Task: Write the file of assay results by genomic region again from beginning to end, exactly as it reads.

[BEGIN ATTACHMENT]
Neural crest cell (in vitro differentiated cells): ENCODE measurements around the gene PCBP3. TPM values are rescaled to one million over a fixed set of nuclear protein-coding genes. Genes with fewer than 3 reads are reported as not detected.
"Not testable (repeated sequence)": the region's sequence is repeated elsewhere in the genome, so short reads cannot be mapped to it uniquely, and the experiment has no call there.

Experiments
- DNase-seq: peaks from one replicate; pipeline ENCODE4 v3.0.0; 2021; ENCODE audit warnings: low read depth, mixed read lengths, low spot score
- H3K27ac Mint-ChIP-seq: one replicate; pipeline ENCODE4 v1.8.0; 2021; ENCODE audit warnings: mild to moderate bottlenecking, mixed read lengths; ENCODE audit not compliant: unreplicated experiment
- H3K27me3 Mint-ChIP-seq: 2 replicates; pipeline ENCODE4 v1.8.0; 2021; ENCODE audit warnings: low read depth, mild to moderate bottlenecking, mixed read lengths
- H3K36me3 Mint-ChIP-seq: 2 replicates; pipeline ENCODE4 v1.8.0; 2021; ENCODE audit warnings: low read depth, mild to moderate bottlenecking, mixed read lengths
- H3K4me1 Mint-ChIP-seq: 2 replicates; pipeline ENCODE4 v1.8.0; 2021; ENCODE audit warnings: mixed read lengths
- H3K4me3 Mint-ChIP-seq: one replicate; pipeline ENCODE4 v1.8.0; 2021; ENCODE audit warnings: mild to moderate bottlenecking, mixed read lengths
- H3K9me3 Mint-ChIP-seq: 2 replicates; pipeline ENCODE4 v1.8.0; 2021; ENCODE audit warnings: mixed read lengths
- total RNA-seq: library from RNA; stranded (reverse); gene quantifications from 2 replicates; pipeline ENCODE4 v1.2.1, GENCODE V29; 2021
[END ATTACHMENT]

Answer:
Neural crest cell (in vitro differentiated cells): ENCODE measurements around the gene PCBP3. TPM values are rescaled to one million over a fixed set of nuclear protein-coding genes. Genes with fewer than 3 reads are reported as not detected.
"Not testable (repeated sequence)": the region's sequence is repeated elsewhere in the genome, so short reads cannot be mapped to it uniquely, and the experiment has no call there.

Experiments
- DNase-seq: peaks from one replicate; pipeline ENCODE4 v3.0.0; 2021; ENCODE audit warnings: low read depth, mixed read lengths, low spot score
- H3K27ac Mint-ChIP-seq: one replicate; pipeline ENCODE4 v1.8.0; 2021; ENCODE audit warnings: mild to moderate bottlenecking, mixed read lengths; ENCODE audit not compliant: unreplicated experiment
- H3K27me3 Mint-ChIP-seq: 2 replicates; pipeline ENCODE4 v1.8.0; 2021; ENCODE audit warnings: low read depth, mild to moderate bottlenecking, mixed read lengths
- H3K36me3 Mint-ChIP-seq: 2 replicates; pipeline ENCODE4 v1.8.0; 2021; ENCODE audit warnings: low read depth, mild to moderate bottlenecking, mixed read lengths
- H3K4me1 Mint-ChIP-seq: 2 replicates; pipeline ENCODE4 v1.8.0; 2021; ENCODE audit warnings: mixed read lengths
- H3K4me3 Mint-ChIP-seq: one replicate; pipeline ENCODE4 v1.8.0; 2021; ENCODE audit warnings: mild to moderate bottlenecking, mixed read lengths
- H3K9me3 Mint-ChIP-seq: 2 replicates; pipeline ENCODE4 v1.8.0; 2021; ENCODE audit warnings: mixed read lengths
- total RNA-seq: library from RNA; stranded (reverse); gene quantifications from 2 replicates; pipeline ENCODE4 v1.2.1, GENCODE V29; 2021